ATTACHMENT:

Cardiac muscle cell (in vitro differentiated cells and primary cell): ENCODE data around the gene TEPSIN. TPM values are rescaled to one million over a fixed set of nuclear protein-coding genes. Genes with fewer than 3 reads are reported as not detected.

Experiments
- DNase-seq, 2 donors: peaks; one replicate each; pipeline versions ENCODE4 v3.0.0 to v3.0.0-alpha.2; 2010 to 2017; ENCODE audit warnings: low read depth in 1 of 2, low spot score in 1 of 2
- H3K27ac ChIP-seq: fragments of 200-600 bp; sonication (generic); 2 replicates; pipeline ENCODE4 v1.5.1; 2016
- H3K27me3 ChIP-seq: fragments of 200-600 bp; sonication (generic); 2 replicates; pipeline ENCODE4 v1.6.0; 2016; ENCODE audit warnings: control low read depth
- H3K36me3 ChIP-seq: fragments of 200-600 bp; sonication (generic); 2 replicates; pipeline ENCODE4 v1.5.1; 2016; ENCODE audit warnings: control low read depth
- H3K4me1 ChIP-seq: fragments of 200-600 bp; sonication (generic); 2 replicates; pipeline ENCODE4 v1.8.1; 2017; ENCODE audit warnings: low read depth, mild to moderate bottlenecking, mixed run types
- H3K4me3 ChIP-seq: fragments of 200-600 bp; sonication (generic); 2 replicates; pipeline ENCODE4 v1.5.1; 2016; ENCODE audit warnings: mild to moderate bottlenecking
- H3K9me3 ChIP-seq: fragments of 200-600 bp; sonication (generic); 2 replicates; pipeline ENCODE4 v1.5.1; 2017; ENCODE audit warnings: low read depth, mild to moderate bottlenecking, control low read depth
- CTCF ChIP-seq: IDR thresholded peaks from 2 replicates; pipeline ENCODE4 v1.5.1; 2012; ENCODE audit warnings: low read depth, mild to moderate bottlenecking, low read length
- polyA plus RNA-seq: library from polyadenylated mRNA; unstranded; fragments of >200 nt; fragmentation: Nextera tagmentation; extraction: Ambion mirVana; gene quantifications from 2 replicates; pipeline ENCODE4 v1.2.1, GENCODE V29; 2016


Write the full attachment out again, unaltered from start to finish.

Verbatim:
Cardiac muscle cell (in vitro differentiated cells and primary cell): ENCODE data around the gene TEPSIN. TPM values are rescaled to one million over a fixed set of nuclear protein-coding genes. Genes with fewer than 3 reads are reported as not detected.

Experiments
- DNase-seq, 2 donors: peaks; one replicate each; pipeline versions ENCODE4 v3.0.0 to v3.0.0-alpha.2; 2010 to 2017; ENCODE audit warnings: low read depth in 1 of 2, low spot score in 1 of 2
- H3K27ac ChIP-seq: fragments of 200-600 bp; sonication (generic); 2 replicates; pipeline ENCODE4 v1.5.1; 2016
- H3K27me3 ChIP-seq: fragments of 200-600 bp; sonication (generic); 2 replicates; pipeline ENCODE4 v1.6.0; 2016; ENCODE audit warnings: control low read depth
- H3K36me3 ChIP-seq: fragments of 200-600 bp; sonication (generic); 2 replicates; pipeline ENCODE4 v1.5.1; 2016; ENCODE audit warnings: control low read depth
- H3K4me1 ChIP-seq: fragments of 200-600 bp; sonication (generic); 2 replicates; pipeline ENCODE4 v1.8.1; 2017; ENCODE audit warnings: low read depth, mild to moderate bottlenecking, mixed run types
- H3K4me3 ChIP-seq: fragments of 200-600 bp; sonication (generic); 2 replicates; pipeline ENCODE4 v1.5.1; 2016; ENCODE audit warnings: mild to moderate bottlenecking
- H3K9me3 ChIP-seq: fragments of 200-600 bp; sonication (generic); 2 replicates; pipeline ENCODE4 v1.5.1; 2017; ENCODE audit warnings: low read depth, mild to moderate bottlenecking, control low read depth
- CTCF ChIP-seq: IDR thresholded peaks from 2 replicates; pipeline ENCODE4 v1.5.1; 2012; ENCODE audit warnings: low read depth, mild to moderate bottlenecking, low read length
- polyA plus RNA-seq: library from polyadenylated mRNA; unstranded; fragments of >200 nt; fragmentation: Nextera tagmentation; extraction: Ambion mirVana; gene quantifications from 2 replicates; pipeline ENCODE4 v1.2.1, GENCODE V29; 2016